Peter Scion | Through My Ghost (Huntleys + Palmers 2015)

Music for love, music for oneself, music for exorcism. When ultra-productive-yet-almost-alone Swedish musician Peter Scion was still cloistered in the internet underground of his blog – publishing all his many albums online having noted the interest of those usual heroic suspects, Mutant Sounds et al – he wrote an entry to his 2000 album Through My Ghost in which he described the record’s emotional environment thus: ‘I was a bit like a ghost to myself, and the album is the sound of that ghost performing.’

The meander through Peter Scion’s ghost is uneasy, shifting, delicate. You tread on autumn leaves and you race through cosmic landscapes. There’s violence and there’s warmth. Listening through this ghost is also an experience that’s agitated, restless though discreet, and it is probably the album’s restlessness which draws Huntleys + Palmers to reissue it, taking a very sharp departure from its usual activities. It was the third track pressed here, ‘The Devilish Mother’ that first pricked up H+P boss Andrew Thomson’s ears: described aptly as a kind of ‘synth-folk’, Thomson found the track on a coldwave mix assembled by Clement Meyer in 2011 and found himself hooked and obsessed.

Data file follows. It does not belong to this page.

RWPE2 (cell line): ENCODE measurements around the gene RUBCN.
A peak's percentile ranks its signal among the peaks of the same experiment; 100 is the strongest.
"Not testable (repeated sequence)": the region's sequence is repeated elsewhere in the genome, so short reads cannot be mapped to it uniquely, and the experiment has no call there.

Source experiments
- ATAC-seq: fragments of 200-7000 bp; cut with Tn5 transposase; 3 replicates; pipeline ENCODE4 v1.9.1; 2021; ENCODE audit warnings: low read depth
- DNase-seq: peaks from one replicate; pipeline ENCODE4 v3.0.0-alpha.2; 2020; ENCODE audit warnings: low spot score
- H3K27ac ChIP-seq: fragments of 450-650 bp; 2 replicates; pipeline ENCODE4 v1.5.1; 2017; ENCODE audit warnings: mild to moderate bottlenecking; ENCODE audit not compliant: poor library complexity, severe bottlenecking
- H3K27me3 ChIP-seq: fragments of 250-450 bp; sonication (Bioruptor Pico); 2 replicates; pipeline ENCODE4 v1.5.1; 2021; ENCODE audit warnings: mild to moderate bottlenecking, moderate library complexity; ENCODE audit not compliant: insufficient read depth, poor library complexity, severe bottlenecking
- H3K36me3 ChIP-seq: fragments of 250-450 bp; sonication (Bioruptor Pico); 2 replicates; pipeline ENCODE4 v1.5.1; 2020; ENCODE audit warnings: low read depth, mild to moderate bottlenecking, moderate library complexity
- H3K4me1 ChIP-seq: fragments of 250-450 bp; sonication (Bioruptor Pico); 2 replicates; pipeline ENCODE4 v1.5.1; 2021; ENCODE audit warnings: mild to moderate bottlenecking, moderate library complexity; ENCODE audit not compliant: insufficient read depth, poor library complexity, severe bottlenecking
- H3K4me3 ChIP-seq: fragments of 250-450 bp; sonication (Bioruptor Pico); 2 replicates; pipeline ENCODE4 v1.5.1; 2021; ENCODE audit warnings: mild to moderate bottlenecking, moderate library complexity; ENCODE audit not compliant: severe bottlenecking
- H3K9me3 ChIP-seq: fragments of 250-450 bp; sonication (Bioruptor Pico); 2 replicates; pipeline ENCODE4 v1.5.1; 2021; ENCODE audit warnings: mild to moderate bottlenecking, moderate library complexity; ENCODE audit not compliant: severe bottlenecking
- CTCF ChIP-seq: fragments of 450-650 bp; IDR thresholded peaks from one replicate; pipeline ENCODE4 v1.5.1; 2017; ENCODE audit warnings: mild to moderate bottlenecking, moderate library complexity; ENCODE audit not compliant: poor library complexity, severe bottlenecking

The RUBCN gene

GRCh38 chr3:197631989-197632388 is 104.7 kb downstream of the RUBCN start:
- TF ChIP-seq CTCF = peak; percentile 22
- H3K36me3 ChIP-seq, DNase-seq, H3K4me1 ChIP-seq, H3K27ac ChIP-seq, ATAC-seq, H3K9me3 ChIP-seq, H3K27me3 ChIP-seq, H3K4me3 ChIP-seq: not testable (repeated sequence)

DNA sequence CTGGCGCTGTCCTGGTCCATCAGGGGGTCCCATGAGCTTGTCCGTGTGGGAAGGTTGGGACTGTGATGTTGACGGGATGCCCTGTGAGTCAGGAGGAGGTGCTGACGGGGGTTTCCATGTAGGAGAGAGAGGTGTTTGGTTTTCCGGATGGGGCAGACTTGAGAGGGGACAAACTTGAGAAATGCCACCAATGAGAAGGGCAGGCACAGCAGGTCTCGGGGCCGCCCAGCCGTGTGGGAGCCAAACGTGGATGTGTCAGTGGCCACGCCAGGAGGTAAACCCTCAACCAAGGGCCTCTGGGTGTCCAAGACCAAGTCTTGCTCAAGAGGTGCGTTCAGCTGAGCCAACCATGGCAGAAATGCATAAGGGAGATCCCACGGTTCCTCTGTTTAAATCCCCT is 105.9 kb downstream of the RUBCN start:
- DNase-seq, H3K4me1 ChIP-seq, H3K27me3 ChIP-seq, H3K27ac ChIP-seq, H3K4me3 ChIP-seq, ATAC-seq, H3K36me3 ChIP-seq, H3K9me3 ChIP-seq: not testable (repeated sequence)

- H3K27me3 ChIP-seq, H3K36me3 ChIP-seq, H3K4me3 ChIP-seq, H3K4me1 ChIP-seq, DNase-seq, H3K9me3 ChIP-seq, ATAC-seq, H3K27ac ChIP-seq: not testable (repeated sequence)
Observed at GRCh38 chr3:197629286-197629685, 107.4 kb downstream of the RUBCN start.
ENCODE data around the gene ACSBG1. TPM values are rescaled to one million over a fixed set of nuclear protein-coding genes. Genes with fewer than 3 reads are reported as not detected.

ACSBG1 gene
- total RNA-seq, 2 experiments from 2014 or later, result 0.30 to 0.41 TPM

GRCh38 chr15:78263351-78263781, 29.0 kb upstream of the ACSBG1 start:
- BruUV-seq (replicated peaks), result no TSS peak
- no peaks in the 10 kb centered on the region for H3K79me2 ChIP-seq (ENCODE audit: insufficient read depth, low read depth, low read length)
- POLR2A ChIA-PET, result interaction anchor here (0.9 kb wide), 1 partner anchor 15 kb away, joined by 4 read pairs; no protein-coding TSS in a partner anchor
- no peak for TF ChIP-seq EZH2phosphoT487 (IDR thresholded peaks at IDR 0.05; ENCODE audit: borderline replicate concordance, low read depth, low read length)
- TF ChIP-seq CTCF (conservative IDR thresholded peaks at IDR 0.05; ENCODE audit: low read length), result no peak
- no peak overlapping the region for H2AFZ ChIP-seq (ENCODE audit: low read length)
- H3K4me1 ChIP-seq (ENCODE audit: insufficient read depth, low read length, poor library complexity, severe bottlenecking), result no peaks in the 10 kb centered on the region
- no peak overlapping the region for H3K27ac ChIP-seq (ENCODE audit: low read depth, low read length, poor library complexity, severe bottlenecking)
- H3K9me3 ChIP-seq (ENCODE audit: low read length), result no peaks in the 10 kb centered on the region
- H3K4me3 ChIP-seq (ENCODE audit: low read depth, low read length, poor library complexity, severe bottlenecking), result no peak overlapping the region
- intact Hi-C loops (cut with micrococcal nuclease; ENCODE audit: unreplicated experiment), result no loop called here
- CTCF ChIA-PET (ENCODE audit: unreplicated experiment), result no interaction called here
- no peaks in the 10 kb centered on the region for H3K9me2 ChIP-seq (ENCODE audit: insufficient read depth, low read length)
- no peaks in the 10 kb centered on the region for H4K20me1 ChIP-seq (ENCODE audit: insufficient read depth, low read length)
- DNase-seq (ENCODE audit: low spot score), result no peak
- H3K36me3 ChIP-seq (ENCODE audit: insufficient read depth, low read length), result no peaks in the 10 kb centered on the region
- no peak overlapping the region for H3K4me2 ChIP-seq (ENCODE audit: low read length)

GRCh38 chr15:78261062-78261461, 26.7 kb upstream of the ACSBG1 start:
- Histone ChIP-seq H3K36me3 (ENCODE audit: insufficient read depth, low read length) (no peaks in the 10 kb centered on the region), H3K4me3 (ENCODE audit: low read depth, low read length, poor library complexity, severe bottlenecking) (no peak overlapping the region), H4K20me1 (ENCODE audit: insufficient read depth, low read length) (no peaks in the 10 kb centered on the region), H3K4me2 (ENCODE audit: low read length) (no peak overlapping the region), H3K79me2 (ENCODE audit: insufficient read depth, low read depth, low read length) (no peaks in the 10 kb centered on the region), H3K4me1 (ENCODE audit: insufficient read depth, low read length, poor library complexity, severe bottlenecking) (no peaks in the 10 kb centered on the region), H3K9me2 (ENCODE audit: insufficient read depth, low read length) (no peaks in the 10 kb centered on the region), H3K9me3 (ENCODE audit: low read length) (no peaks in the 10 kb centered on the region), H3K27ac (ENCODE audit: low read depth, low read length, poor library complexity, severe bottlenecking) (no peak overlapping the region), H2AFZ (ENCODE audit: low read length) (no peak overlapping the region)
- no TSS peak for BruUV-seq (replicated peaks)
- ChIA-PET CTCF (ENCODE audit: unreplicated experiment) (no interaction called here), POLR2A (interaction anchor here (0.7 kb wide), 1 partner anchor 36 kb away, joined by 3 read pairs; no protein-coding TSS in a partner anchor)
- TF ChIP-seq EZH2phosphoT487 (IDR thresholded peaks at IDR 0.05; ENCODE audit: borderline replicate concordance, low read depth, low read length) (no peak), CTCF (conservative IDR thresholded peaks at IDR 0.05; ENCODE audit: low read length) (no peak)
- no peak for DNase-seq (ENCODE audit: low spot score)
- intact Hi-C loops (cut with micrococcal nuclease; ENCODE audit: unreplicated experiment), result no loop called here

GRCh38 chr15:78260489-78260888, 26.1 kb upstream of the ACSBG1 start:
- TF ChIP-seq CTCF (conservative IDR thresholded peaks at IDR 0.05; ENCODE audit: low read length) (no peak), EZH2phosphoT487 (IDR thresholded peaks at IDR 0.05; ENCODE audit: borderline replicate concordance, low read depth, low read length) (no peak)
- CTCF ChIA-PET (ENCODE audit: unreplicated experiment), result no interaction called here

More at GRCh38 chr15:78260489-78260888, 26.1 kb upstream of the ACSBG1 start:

Scion describes the record’s emotional environment thus: ‘I was a bit like a ghost to myself, and the album is the sound of that ghost performing.’

Though the body of the album pivots entirely on this explicit ‘ghostliness’, Through My Ghost is a kaleidoscopic beast sonically – atmospherically consistent, it nevertheless shifts heavily through various sonorities. The record quite literally launches on ‘Sounds of the Space Age’, a complex, Raymond Scott-esque montage of space race reports, broken at times by isolated beeps and quick washes of noise, the whole thing resting on a little march-like synthline, slightly ominous, hovering in the background. From this preface of sorts, the album moves straight into the lo-fi buzz of the titletrack, where a slow, muffled electric organ pierced here and there by strings and high-pitched tones sustains Scion’s confessional poetry, leading the show even more starkly in the following, haunting ‘The Devilish Mother’. Here acoustic chords twinkle in the distance, reverberating, metallic, and Scion’s voice appears filtered, rendered alien, transformed into a bark or a growl or a rumble. The elegant anguish cracks like breaking glass on ‘Warning!’, a filthy, screaming distorted electric guitar piece (got me thinking that the word ‘warning’ contains the word ‘war’), and then again proceeds into the most subdued folky languor. ‘Farthermost Shore’ and ‘Glad For You’ are angst-ridden but resigned quiet organic pieces – no banging, no noise, no clutter. A funereal composure, a gentle acoustic guitar, the odd pause, the odd bleep, the odd fracture.

Scion’s ‘peculiar sounds’, as the man himself refers to them, seem to exist somewhere in between classic neo-folk, with its mixture of tenderness and horror (think Current 93’s quieter works, or a more minimal Death in June) and a much starker, less intricately gothic landscape. There’s also something oddly churchy about his work, and something almost adolescently satanic. If that sounds like a strange and fuzzy panorama, that’s because this album is strange and fuzzy, truly like some kind of exorcism. Despite its general cleanliness, this album contains something like a scream in a jar, made as if gasping for air.

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